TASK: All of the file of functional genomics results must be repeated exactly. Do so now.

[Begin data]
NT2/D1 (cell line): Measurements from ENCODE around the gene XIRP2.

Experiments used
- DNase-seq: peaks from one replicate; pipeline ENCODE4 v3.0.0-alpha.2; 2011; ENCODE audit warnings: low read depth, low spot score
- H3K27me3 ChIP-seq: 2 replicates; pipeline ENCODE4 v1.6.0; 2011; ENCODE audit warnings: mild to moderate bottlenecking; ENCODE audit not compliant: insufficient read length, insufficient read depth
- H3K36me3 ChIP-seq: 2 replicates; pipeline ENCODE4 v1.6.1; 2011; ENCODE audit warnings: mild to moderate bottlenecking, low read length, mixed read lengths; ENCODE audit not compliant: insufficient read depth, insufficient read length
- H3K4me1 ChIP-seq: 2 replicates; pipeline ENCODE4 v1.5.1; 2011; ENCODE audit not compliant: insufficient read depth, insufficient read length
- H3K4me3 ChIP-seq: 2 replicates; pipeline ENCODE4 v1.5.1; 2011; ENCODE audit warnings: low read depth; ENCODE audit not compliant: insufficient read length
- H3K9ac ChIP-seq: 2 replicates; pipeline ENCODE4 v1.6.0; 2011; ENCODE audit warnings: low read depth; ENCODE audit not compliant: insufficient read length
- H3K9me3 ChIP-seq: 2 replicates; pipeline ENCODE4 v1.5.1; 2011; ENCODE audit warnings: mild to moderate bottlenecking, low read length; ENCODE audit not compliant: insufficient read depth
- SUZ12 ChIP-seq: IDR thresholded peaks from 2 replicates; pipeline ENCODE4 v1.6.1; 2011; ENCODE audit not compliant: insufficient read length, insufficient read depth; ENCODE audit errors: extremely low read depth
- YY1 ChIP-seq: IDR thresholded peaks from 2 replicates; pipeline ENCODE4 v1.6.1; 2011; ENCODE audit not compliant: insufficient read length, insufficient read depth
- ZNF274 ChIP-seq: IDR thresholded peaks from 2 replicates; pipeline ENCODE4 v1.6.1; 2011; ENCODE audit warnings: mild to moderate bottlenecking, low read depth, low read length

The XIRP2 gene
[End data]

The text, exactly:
NT2/D1 (cell line): Measurements from ENCODE around the gene XIRP2.

Experiments used
- DNase-seq: peaks from one replicate; pipeline ENCODE4 v3.0.0-alpha.2; 2011; ENCODE audit warnings: low read depth, low spot score
- H3K27me3 ChIP-seq: 2 replicates; pipeline ENCODE4 v1.6.0; 2011; ENCODE audit warnings: mild to moderate bottlenecking; ENCODE audit not compliant: insufficient read length, insufficient read depth
- H3K36me3 ChIP-seq: 2 replicates; pipeline ENCODE4 v1.6.1; 2011; ENCODE audit warnings: mild to moderate bottlenecking, low read length, mixed read lengths; ENCODE audit not compliant: insufficient read depth, insufficient read length
- H3K4me1 ChIP-seq: 2 replicates; pipeline ENCODE4 v1.5.1; 2011; ENCODE audit not compliant: insufficient read depth, insufficient read length
- H3K4me3 ChIP-seq: 2 replicates; pipeline ENCODE4 v1.5.1; 2011; ENCODE audit warnings: low read depth; ENCODE audit not compliant: insufficient read length
- H3K9ac ChIP-seq: 2 replicates; pipeline ENCODE4 v1.6.0; 2011; ENCODE audit warnings: low read depth; ENCODE audit not compliant: insufficient read length
- H3K9me3 ChIP-seq: 2 replicates; pipeline ENCODE4 v1.5.1; 2011; ENCODE audit warnings: mild to moderate bottlenecking, low read length; ENCODE audit not compliant: insufficient read depth
- SUZ12 ChIP-seq: IDR thresholded peaks from 2 replicates; pipeline ENCODE4 v1.6.1; 2011; ENCODE audit not compliant: insufficient read length, insufficient read depth; ENCODE audit errors: extremely low read depth
- YY1 ChIP-seq: IDR thresholded peaks from 2 replicates; pipeline ENCODE4 v1.6.1; 2011; ENCODE audit not compliant: insufficient read length, insufficient read depth
- ZNF274 ChIP-seq: IDR thresholded peaks from 2 replicates; pipeline ENCODE4 v1.6.1; 2011; ENCODE audit warnings: mild to moderate bottlenecking, low read depth, low read length

The XIRP2 gene